not to mention the safety issue from connecting your mcu to mains directly.

the "proper" approach is to use at least an isolation transformer to separate the mains from your mcu, or to use a current transformer + a resistor to "infer" the ac mains voltage.

or to use an opto-coupler, etc. - not as accurate though.

and then buffer the isolated ac voltage, if necessary.

it all depends on your design requirements.

QUOTE
I found dividing by 256 is so much easier and so much faster.


and for 12-bit adc, dividing by 255 vs. 256 makes no difference, accuracy wise.
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chephia
Posted: December 25, 2010 06:01 am
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Source impedance? I don't understand about impedance so far. Could you explain it in very simple language? I've already googling and read about it but still don't get it. I know the teory but practically I'm still confused.

Anyway thanks for your reply smile.gif
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colin55
Posted: January 30, 2011 08:47 pm
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Impedance is really resistance. When we say "impedance" we really means "resistance."
But if the resistance changes when the frequency of the signal (going through the resistance) changes, we call the resistance an IMPEDANCE. For instance, a 1/2watt resistor will have the same resistance if the signal going through it is 50Hz or 100kHz.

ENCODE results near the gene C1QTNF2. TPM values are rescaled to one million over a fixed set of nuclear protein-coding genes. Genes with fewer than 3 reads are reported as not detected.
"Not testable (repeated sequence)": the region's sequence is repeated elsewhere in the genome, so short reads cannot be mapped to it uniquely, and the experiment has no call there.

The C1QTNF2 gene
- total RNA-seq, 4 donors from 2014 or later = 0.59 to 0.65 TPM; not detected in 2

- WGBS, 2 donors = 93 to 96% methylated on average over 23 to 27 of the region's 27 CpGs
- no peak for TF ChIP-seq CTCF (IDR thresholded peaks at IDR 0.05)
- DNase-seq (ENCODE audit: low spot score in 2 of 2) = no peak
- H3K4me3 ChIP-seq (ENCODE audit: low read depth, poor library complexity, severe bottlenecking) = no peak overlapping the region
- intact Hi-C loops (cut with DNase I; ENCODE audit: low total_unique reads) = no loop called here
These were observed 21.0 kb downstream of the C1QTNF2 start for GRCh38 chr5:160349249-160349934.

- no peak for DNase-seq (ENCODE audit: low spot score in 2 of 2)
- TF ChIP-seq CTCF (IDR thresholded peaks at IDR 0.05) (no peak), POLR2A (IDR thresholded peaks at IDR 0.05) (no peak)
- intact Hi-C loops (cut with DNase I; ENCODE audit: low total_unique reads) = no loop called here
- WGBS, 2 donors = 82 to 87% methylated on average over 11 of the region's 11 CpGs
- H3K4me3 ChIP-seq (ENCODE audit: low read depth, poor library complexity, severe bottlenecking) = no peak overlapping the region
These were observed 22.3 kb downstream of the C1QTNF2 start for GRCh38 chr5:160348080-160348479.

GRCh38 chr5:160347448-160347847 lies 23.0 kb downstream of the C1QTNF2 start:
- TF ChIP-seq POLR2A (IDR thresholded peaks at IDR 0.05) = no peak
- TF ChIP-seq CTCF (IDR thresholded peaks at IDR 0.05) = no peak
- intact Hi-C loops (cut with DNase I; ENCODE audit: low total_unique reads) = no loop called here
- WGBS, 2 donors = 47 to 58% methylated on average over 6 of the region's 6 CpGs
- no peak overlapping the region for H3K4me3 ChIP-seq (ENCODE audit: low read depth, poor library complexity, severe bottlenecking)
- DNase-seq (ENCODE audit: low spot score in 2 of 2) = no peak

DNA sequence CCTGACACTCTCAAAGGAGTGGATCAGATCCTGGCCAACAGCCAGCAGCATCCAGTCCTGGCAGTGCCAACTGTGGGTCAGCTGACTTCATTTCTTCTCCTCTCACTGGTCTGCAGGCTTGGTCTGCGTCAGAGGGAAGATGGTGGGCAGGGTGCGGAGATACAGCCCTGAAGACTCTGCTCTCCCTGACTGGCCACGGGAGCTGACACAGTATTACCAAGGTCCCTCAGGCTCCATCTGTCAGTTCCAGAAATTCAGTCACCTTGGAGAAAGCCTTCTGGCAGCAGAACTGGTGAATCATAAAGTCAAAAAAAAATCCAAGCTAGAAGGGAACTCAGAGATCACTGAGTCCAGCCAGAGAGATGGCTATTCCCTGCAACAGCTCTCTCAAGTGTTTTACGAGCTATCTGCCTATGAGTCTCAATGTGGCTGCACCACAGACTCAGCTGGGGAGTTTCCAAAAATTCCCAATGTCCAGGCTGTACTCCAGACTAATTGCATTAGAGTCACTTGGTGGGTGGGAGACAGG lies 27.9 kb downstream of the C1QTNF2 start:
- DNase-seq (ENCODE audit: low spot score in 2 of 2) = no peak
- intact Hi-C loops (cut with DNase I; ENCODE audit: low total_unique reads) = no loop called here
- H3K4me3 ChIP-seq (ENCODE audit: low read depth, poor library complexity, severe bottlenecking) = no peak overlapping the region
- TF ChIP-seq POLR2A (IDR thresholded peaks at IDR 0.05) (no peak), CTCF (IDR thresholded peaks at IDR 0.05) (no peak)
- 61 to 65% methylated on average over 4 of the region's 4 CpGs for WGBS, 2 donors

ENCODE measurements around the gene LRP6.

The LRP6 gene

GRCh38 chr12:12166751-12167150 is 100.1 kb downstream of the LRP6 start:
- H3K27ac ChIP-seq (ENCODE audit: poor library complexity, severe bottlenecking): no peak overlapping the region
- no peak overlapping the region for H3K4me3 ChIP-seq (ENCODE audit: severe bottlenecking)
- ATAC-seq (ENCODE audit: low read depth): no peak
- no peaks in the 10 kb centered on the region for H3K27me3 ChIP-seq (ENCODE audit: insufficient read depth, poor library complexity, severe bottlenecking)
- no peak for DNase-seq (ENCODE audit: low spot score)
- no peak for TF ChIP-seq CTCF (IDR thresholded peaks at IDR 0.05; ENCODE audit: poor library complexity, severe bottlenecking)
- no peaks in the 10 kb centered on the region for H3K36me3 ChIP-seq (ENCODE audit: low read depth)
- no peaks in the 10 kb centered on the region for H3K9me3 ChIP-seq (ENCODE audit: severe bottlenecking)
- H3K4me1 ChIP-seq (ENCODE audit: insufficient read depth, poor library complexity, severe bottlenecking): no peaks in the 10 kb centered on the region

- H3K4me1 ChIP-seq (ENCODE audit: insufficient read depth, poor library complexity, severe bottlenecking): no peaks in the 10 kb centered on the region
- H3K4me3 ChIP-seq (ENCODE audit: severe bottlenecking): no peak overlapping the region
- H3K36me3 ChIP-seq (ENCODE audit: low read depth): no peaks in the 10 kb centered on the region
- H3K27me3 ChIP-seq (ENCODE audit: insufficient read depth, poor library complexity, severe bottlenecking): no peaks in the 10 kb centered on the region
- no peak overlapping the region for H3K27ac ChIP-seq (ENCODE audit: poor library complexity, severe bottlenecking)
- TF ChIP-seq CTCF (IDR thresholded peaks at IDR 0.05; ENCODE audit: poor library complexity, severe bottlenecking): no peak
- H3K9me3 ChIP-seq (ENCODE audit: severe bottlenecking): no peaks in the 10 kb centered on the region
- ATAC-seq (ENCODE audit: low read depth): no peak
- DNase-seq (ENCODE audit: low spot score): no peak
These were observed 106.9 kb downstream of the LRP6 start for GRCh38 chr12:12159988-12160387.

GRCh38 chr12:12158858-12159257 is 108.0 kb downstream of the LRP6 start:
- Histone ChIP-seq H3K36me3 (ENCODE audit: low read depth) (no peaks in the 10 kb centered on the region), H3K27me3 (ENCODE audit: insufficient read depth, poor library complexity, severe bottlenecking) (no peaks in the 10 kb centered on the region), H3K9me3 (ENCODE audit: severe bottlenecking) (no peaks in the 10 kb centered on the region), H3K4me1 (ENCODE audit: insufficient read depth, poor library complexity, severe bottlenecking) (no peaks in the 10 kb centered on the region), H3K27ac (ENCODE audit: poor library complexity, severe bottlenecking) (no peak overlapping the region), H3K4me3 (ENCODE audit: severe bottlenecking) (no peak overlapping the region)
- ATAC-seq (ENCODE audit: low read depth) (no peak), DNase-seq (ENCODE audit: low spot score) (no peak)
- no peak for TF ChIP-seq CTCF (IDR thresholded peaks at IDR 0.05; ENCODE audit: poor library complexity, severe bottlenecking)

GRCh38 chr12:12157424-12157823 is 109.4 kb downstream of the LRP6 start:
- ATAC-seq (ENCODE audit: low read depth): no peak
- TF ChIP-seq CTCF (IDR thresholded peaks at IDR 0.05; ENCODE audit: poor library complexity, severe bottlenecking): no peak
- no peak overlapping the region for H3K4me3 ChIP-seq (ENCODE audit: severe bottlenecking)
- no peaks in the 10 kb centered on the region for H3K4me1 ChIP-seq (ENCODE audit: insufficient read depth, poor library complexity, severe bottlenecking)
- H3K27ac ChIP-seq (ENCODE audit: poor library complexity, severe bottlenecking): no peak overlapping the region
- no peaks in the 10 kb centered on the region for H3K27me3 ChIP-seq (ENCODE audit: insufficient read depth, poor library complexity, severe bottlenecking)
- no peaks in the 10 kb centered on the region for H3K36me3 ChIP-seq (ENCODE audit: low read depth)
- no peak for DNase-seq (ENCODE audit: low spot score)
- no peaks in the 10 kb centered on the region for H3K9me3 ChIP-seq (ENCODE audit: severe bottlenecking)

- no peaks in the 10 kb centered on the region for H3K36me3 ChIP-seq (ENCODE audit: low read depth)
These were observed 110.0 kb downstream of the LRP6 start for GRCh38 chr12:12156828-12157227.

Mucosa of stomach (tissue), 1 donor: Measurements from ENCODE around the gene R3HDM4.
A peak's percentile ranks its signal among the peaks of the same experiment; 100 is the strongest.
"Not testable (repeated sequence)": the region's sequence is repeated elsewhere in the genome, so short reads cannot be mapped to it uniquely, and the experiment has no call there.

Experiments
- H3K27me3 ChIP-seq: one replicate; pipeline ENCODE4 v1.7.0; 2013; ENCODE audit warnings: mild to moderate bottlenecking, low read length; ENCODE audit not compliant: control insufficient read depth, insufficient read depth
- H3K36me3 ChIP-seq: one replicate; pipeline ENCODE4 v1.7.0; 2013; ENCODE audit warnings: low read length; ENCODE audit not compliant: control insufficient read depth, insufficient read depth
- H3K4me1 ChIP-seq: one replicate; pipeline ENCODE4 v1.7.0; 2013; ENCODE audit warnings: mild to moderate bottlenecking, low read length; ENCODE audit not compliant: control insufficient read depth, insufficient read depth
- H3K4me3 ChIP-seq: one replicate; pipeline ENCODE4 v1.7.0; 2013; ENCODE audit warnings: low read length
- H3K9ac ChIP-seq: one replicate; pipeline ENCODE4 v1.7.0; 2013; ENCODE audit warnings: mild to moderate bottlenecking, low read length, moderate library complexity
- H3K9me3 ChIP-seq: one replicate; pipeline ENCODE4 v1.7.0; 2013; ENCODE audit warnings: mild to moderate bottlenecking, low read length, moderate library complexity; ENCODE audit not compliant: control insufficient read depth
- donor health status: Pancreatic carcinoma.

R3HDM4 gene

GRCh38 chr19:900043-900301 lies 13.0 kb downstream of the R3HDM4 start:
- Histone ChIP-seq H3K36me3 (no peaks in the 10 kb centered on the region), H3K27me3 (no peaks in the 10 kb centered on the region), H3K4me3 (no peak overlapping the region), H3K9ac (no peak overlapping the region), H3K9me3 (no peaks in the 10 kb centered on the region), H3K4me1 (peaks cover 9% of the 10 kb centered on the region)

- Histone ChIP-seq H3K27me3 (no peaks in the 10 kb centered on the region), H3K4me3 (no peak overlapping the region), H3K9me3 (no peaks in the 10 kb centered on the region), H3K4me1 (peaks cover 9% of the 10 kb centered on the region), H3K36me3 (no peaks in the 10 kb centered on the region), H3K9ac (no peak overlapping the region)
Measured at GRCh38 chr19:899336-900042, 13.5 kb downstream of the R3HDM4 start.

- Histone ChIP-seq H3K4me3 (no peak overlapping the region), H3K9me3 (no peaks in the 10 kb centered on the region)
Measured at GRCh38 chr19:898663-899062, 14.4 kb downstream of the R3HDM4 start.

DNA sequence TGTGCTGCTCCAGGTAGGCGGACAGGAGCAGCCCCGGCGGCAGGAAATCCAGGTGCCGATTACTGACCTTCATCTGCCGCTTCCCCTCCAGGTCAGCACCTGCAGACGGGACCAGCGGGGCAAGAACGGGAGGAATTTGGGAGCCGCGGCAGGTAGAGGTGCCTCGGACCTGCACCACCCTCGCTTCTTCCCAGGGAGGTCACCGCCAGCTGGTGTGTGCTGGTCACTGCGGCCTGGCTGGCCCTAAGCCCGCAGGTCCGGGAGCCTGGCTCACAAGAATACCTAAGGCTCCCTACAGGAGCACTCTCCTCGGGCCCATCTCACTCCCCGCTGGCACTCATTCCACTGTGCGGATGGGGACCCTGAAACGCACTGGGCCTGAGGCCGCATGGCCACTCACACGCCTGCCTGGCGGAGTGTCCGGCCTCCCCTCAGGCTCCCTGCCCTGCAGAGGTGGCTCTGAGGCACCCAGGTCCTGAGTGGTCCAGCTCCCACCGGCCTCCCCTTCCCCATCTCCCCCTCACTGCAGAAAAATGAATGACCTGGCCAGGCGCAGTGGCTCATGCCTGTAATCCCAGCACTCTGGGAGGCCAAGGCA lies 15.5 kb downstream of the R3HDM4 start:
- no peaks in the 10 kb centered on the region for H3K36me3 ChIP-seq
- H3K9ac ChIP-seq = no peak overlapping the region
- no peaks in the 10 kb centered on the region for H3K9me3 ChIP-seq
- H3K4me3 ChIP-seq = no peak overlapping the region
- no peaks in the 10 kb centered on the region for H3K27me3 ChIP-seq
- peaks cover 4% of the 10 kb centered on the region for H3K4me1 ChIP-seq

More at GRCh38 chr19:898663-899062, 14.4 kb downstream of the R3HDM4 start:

But if we have a coil of wire with many turns, the current through it will be less when the signal increases from 50Hz to 100kHz. The current reduces because the effective resistance of the coil increases and because the resistance increases, we call the resistance AN IMPEDANCE.
The same reasoning applies to SOURCE IMPEDANCE.
A SOURCE is something that “supplies” or “delivers” a quantity. The quantity may be a voltage or a current.
Whenever we draw (take) current from a source, the voltage of the source drops (decreases). This applies to the 120v mains or 240v mains or even a 12v battery when we use the starter-motor. The voltage may drop from 12v to 8v.
We can work out the exact resistance of the battery that is causing the 4v drop when 300 amps is flowing but because the resistance is not an actual resistor, we call the value an IMPEDANCE. You can call the value: INTERNAL RESISTANCE of the battery or INTERNAL IMPEDANCE.
When it comes to a mains transformer supplying 120v or 240v, the winding has a resistance (called the DC resistance) but when a current is flowing, the resistance-value of the secondary winding will be higher than the DC resistance of the winding. Thus we have to give the value a different name and we call it IMPEDANCE.


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chephia
Posted: March 08, 2011 09:02 am
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Colin55...thank you so much for the answer. You explained it very well. smile.gif

For others, thanks for helping me here, finally I did it. wink.gif
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Gorgon
Posted: March 08, 2011 12:21 pm
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You should be aware that the 240vac rectified via a diode will be pulses of about 340V(dc), since 240V is the rms value of the ac voltage.

To make 240(F0h) equal to 240V you need to adjust the resistor network accordingly.

TOK wink.gif


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chephia
Posted: March 11, 2011 03:33 pm
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Thanks..I know Vp=2^0.5*Vef
For ADC input I took millwood advice to use a transformer smile.gif